NIH's Plan for Public Disclosure Is Getting Help from Senator Grassley
One of the best of our government agencies, the National Institutes of Health (NIH), is getting some well-deserved help from Senator Chuck Grassley (R-IA).
In recent years, Senator Grassley exposed several academic physicians for taking large amounts of money from companies with a direct financial interest in their research, some of it funded by the NIH. The list reads like a who’s who in academic research:
- Dr. Charlie Nemeroff, former Chair of the Psychiatry Department at Emory University, who failed to report hundreds of thousands of dollars in payments from GlaxoSmithKline while researching that same company’s drugs with an NIH grant. Dr. Nemeroff was bounced from Emory and has now taken over the Chair of Psychiatry at the University of Miami.
- Dr. Alan Schatzberg, former Chair of the Psychiatry Department at Stanford University received an NIH grant to study a drug while partially owning a company that was seeking FDA approval of said drug. An NIH oversight group recommended that Stanford’s clinical trial on mifepristone be “terminated immediately and permanently.” The recommendation was made because of concerns over conflicts of interest, patient safety and other issues.
- Dr. Joseph Biederman and two other researchers at Harvard University failed to report almost a million dollars each in outside income while heading up several NIH grants. Harvard later disciplined the three physicians.
A government requirement for public disclosure would obviously make these secret payments more difficult–and that’s just what the NIH is trying to do. A new regulation proposed by the Department of Health and Human Services would deal with investigators’ financial arrangements by requiring these arrangements to be disclosed on a publicly accessible website if those arrangements created a conflict of interest.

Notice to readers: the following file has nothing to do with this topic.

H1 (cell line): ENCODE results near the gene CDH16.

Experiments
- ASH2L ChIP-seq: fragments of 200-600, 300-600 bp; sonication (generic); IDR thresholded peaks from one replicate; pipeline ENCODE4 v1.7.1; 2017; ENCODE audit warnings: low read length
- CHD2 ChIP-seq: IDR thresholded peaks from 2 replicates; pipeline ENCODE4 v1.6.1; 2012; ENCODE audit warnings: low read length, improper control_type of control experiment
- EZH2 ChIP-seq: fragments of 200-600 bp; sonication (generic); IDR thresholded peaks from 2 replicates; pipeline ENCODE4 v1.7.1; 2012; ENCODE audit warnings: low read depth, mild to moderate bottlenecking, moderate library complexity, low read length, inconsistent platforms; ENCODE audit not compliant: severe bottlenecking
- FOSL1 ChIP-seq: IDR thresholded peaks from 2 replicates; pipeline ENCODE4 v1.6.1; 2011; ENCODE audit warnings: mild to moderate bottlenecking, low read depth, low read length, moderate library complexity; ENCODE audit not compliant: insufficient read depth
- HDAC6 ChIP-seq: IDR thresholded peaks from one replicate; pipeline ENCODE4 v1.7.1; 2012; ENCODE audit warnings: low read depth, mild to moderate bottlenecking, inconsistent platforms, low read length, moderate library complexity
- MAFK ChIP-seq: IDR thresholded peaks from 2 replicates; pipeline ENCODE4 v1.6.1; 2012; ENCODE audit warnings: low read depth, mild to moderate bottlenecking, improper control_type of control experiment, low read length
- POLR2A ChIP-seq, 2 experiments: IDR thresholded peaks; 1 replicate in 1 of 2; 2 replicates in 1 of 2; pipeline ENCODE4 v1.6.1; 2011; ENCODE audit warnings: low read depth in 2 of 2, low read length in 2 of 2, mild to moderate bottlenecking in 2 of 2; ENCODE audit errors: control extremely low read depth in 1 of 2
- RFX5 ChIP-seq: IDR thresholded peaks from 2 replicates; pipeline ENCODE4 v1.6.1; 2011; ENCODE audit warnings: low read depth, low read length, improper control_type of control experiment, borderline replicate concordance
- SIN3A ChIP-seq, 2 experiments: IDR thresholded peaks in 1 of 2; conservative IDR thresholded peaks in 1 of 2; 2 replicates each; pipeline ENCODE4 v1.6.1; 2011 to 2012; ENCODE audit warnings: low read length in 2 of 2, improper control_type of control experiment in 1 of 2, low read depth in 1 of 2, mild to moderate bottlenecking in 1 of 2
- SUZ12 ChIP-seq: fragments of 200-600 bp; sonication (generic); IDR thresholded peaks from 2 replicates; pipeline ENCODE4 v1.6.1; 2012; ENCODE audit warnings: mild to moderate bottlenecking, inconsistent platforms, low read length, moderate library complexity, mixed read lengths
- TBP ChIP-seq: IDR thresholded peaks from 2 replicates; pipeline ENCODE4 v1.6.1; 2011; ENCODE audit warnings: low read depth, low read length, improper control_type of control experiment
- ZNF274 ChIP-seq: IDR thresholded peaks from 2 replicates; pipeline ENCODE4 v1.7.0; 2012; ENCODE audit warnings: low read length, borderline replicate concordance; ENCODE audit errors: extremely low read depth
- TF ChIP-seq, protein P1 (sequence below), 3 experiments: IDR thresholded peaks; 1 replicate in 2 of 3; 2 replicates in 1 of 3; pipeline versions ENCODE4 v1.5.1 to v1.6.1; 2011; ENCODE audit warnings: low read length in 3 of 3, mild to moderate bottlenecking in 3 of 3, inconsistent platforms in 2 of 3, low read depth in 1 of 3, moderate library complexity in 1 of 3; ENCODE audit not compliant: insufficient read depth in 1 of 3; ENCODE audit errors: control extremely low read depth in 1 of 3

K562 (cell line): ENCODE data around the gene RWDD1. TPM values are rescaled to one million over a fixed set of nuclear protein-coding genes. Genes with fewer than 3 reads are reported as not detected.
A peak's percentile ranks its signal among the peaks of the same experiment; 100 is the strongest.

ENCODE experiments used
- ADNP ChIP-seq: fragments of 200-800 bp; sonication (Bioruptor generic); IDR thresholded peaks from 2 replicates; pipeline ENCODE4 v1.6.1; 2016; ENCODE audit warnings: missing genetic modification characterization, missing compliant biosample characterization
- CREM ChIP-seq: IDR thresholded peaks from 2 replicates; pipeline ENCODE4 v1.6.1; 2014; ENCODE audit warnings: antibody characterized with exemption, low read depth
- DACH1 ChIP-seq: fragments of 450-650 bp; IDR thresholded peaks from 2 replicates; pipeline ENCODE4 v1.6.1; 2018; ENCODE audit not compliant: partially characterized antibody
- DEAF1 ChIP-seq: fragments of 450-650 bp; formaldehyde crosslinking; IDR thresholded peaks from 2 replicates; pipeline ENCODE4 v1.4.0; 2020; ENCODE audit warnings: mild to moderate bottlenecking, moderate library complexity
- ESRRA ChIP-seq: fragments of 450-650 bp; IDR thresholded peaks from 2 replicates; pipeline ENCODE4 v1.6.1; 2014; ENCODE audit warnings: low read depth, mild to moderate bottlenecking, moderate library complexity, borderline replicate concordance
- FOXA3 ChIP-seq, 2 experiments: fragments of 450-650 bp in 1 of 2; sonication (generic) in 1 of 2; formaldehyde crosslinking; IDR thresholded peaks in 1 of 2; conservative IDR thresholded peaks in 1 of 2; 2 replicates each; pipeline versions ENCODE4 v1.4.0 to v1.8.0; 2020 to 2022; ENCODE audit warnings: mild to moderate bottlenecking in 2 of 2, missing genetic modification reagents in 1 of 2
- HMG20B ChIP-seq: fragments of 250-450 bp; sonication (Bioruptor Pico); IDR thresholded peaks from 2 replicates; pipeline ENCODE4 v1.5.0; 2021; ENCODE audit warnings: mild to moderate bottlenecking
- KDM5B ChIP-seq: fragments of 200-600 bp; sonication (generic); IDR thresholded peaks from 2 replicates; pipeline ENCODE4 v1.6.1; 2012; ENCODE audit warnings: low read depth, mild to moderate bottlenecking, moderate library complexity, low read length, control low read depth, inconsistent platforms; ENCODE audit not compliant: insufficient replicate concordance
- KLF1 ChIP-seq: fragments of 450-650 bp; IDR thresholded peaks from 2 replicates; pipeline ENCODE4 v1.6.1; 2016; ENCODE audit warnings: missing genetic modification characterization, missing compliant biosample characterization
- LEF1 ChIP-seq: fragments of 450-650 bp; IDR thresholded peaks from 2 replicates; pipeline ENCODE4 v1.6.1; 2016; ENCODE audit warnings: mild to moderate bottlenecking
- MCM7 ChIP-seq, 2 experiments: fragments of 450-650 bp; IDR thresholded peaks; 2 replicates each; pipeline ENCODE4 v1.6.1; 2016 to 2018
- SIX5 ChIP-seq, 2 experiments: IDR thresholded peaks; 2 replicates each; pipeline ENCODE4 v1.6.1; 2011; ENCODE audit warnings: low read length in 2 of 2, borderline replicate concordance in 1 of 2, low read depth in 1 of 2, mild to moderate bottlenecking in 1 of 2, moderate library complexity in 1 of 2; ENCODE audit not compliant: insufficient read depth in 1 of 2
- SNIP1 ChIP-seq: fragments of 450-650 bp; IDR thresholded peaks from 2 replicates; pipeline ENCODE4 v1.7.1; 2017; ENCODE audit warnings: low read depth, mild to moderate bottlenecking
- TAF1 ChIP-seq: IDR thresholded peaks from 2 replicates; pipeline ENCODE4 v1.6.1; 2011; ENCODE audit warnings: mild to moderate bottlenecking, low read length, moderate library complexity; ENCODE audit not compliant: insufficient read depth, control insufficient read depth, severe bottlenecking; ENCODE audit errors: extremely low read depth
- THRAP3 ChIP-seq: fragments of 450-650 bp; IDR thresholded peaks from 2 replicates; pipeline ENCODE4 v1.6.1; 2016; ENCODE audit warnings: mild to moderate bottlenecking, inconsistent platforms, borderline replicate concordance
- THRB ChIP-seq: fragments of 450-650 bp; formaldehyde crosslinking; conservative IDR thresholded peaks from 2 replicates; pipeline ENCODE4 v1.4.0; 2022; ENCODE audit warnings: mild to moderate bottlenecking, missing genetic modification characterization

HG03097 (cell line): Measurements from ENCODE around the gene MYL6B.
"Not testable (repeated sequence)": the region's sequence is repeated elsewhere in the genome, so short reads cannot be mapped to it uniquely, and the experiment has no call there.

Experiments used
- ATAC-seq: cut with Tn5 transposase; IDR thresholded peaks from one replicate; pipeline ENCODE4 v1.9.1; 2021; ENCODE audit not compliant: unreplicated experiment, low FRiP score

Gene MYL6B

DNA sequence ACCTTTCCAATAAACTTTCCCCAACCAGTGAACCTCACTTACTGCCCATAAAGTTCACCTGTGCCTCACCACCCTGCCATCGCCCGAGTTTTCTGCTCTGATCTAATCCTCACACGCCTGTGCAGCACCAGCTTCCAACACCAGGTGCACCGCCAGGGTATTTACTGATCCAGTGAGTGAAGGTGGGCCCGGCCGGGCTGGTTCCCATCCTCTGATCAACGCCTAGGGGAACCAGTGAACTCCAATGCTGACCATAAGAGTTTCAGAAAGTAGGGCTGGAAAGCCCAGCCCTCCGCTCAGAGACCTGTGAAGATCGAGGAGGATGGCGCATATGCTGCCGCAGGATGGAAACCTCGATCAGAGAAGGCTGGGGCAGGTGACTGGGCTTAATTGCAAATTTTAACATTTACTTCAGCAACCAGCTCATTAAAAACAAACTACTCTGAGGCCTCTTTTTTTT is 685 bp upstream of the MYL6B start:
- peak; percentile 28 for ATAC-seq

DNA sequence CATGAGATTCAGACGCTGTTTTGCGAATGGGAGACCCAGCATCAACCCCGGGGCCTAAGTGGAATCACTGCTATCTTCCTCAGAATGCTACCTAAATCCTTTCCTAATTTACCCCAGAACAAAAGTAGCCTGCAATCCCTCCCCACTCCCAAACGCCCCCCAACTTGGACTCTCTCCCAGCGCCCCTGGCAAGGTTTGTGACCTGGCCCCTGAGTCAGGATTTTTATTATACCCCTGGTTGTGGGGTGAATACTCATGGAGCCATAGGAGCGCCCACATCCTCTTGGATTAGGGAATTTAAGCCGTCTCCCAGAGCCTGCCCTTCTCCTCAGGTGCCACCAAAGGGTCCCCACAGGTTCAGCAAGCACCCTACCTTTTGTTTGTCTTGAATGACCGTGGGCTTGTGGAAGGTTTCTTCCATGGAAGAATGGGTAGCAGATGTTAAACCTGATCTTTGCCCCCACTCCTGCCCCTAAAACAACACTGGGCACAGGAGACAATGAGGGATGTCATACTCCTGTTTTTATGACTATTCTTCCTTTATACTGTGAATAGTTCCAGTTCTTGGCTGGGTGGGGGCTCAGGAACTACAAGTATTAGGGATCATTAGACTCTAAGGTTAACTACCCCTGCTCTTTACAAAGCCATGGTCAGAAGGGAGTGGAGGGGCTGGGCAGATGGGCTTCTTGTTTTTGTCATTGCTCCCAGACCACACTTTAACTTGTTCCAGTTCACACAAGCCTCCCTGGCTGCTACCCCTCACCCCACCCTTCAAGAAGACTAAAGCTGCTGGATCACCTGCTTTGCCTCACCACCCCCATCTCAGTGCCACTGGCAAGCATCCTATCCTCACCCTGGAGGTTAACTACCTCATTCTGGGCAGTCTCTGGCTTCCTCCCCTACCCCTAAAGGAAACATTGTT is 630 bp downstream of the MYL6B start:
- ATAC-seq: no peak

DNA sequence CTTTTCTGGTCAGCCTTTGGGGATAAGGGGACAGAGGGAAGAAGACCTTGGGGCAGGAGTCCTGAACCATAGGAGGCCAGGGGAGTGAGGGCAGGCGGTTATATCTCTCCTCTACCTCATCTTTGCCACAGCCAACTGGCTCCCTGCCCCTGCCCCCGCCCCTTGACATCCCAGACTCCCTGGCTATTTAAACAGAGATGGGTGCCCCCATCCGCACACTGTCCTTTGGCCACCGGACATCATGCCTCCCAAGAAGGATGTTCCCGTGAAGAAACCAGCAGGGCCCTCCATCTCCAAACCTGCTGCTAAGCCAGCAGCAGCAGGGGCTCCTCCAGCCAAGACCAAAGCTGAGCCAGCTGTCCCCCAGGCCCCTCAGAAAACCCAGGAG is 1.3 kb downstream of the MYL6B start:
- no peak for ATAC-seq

Good step by the NIH!
But, as reported by Meredith Wadman of the journal Nature, the NIH’s new regulation is being blocked by the Office of Management and Budget (OMB), discrediting the Obama administration’s boast about a new era of transparency in the federal government.
Senator Grassley wrote yesterday to Jacob Lew, the OMB director, that he was concerned by this story:
I am troubled that taxpayers cannot learn about the outside income of the researchers whom the taxpayers are funding, and this flies in the face of President Obama’s call for more transparency in the government. The public’s business should be public.... I urge OMB to follow through and approve a rule that includes a publicly available website.
In his letter, Senator Grassley requested all records related to the OMB’s weakening of the proposed conflict-of-interest rule. He also asked to see all calendar meetings for Administrator Cass Sunstein, OMB Office of Information and Regulatory Affairs, from May 1, 2010, to the present.
“Transparency is a backstop against research that's compromised by doctors' self-interest, to the detriment of consumers,” Grassley said in a statement.
In a letter three weeks ago, POGO pressed OMB Director Lew to drop his agency’s resistance to the proposed new requirement for public disclosure. POGO is meeting in a few days with some of those in OMB who are working on this rule.
Founded in 1981, the Project On Government Oversight (POGO) is a nonpartisan independent watchdog that champions good government reforms. POGO’s investigations into corruption, misconduct, and conflicts of interest achieve a more effective, accountable, open, and ethical federal government.